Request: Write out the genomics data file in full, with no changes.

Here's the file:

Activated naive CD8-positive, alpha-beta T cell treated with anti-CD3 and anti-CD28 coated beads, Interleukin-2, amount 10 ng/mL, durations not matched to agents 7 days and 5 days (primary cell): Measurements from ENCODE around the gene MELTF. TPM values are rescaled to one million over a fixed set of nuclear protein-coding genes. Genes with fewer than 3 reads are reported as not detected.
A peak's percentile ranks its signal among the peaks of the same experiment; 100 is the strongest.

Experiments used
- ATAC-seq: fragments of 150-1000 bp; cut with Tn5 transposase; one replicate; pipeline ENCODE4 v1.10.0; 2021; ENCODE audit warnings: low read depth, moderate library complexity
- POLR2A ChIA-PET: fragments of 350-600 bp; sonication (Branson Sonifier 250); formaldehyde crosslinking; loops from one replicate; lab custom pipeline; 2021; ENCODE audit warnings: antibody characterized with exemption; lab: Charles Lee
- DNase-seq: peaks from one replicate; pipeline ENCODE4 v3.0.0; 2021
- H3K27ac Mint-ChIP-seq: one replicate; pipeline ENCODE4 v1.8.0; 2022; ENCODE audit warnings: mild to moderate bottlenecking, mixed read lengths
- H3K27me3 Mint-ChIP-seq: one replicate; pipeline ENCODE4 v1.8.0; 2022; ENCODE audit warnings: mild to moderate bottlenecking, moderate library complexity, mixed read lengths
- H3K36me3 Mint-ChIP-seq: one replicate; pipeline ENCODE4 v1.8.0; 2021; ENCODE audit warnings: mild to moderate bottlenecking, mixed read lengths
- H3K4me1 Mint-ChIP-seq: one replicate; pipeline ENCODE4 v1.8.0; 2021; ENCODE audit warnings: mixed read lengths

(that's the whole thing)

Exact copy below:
Activated naive CD8-positive, alpha-beta T cell treated with anti-CD3 and anti-CD28 coated beads, Interleukin-2, amount 10 ng/mL, durations not matched to agents 7 days and 5 days (primary cell): Measurements from ENCODE around the gene MELTF. TPM values are rescaled to one million over a fixed set of nuclear protein-coding genes. Genes with fewer than 3 reads are reported as not detected.
A peak's percentile ranks its signal among the peaks of the same experiment; 100 is the strongest.

Experiments used
- ATAC-seq: fragments of 150-1000 bp; cut with Tn5 transposase; one replicate; pipeline ENCODE4 v1.10.0; 2021; ENCODE audit warnings: low read depth, moderate library complexity
- POLR2A ChIA-PET: fragments of 350-600 bp; sonication (Branson Sonifier 250); formaldehyde crosslinking; loops from one replicate; lab custom pipeline; 2021; ENCODE audit warnings: antibody characterized with exemption; lab: Charles Lee
- DNase-seq: peaks from one replicate; pipeline ENCODE4 v3.0.0; 2021
- H3K27ac Mint-ChIP-seq: one replicate; pipeline ENCODE4 v1.8.0; 2022; ENCODE audit warnings: mild to moderate bottlenecking, mixed read lengths
- H3K27me3 Mint-ChIP-seq: one replicate; pipeline ENCODE4 v1.8.0; 2022; ENCODE audit warnings: mild to moderate bottlenecking, moderate library complexity, mixed read lengths
- H3K36me3 Mint-ChIP-seq: one replicate; pipeline ENCODE4 v1.8.0; 2021; ENCODE audit warnings: mild to moderate bottlenecking, mixed read lengths
- H3K4me1 Mint-ChIP-seq: one replicate; pipeline ENCODE4 v1.8.0; 2021; ENCODE audit warnings: mixed read lengths